Newspaper article The Record (Bergen County, NJ)

Dams on Passaic Tributaries Pose Risk

Newspaper article The Record (Bergen County, NJ)

Dams on Passaic Tributaries Pose Risk

Article excerpt

It's the day after a storm. The sky is clear, and you are in a kayak on the Ramapo River, enjoying the swift current generated by the prior day's rainfall. Then you plunge over a 6-foot dam you hadn't seen.

You are thrown from your craft, and sucked into a hydraulic juggernaut that you can't possibly swim away from. You're wearing a life vest, but it's not helping.You go under.

That's a scenario the Pequannock River Coalition wants to prevent at two old feeder dams on tributaries of the Passaic River.

The coalition, in its last act before shutting down at year's end, sent letters to state, county and town officials urging that - at a minimum - warning signs be placed upstream and downstream of the dams to alert canoeists and kayakers. One dam is on the Ramapo River in Wayne and Pequannock, and the other is on the Pequannock River just east of the North Jersey Equestrian Center.

"From upstream the dams look like an infinity pool - you wouldn't even notice them," said Ross Kushner, the coalition's former executive director. "But they create unusual hydraulics that are dangerous. Somebody has to take ownership of this problem and do something."

To demonstrate the hydraulic power, Kushner dropped a tree branch into the Ramapo this week. The branch slid over the dam and disappeared into the roiling water for about 10 seconds, then shot straight into the air.

There are no warning signs near the dams now. In the past, Wayne placed signs near a short trail that leads to one of the dams; Pequannock plans to provide safety information at kiosks as part of a river trail project.

Because neither dam is on lots identified on tax maps, the state Department of Environmental Protection has assumed responsibility for them. The agency studied whether to remove the dams several years ago to reduce flooding in nearby towns, but it concluded that removal would not have any impact on flooding, and decided to keep the dams in place.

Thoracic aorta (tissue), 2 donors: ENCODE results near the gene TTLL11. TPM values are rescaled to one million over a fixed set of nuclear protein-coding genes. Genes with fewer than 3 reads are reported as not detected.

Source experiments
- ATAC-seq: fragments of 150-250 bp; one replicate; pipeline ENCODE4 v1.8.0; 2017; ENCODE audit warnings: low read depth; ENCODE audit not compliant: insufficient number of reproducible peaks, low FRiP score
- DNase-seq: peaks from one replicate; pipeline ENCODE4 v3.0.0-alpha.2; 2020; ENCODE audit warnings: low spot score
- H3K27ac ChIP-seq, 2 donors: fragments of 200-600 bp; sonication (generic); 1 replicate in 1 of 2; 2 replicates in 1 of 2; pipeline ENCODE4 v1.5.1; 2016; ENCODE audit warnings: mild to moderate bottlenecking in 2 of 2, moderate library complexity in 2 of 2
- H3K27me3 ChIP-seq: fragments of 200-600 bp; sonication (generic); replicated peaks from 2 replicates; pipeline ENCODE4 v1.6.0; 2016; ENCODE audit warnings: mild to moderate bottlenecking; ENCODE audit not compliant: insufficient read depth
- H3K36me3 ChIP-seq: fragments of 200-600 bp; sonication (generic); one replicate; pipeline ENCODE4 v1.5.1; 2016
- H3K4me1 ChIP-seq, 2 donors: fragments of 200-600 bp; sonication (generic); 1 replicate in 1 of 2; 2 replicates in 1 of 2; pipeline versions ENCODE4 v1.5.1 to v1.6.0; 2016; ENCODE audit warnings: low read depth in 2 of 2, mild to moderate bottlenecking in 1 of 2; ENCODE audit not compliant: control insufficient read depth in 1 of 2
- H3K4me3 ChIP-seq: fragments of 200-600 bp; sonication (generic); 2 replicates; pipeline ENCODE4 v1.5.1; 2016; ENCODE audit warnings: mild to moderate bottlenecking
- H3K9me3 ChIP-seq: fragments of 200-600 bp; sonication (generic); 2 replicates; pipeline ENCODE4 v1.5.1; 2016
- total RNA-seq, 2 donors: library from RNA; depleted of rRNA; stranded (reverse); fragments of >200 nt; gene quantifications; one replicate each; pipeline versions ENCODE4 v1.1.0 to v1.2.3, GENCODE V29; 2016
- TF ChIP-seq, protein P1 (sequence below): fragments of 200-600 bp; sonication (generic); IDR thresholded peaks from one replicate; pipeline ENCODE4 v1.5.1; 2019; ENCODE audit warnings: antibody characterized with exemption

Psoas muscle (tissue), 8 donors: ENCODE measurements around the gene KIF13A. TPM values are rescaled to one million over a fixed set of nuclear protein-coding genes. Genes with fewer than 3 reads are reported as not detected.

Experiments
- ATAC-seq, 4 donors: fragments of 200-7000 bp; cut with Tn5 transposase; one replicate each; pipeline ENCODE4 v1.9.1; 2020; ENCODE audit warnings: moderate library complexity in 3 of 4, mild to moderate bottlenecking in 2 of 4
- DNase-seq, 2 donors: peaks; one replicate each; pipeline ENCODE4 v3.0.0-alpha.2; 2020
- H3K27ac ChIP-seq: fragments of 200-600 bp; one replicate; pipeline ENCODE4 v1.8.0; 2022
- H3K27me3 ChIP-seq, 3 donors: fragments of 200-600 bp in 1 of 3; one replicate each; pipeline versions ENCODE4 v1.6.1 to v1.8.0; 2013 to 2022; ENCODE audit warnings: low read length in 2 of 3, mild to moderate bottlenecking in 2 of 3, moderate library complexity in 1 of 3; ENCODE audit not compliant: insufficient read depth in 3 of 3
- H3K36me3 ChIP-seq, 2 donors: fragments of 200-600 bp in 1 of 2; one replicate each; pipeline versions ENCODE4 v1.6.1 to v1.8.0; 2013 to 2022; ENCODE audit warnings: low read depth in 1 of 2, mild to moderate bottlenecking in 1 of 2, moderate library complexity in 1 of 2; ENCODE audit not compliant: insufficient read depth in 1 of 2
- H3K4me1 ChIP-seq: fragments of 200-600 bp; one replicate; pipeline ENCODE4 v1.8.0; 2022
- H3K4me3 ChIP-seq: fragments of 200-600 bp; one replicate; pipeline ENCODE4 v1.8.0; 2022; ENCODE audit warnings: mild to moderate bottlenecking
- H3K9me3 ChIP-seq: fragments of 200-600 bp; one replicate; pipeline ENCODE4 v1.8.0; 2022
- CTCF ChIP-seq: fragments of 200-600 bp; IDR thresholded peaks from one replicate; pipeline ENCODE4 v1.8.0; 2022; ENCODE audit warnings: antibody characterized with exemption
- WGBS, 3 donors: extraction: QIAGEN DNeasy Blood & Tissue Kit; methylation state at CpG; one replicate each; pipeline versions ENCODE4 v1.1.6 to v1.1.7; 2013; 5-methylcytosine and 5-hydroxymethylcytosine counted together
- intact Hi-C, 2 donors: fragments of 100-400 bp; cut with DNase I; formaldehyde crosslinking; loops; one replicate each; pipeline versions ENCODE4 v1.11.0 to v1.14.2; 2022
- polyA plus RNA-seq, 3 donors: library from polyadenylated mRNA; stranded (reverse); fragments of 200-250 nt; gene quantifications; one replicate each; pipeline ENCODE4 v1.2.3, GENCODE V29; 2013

DEP spokesman Larry Hajna said that, aside from the coalition letter, the agency has not received complaints about the dams.

The dams, each about 6 to 7 feet high and extending about 270 feet across the rivers, are a type known as low-head dams.

"Upstream, as the water gets closer to the dam, it squeezes into a smaller space as it goes over the crest, and the water velocity increases, so if you're kayaking you might not have time to escape before being pulled over the dam," said Bruce Tschantz, a safety expert at the University of Tennessee on dams.

"Once you go over, you can get tangled in the rotation circuit, like a washing machine," Tschantz said. "There's an intense velocity and hydraulic jump that create very violent conditions."

In addition, the water at the base of the dam gets aerated, which reduces the buoyancy of life jackets by as much as 30 percent, he said.

The hydraulic power strengthens as stream flow increases, so children who play around such a dam when the flow is low might not realize the danger of playing there when the flow is stronger, Tschantz said.

There are nearly 400 documented cases since 1960 of people drowning in the United States after being sucked into the hydraulic rotation at the base of low-head dams, according to Tschantz's research. …

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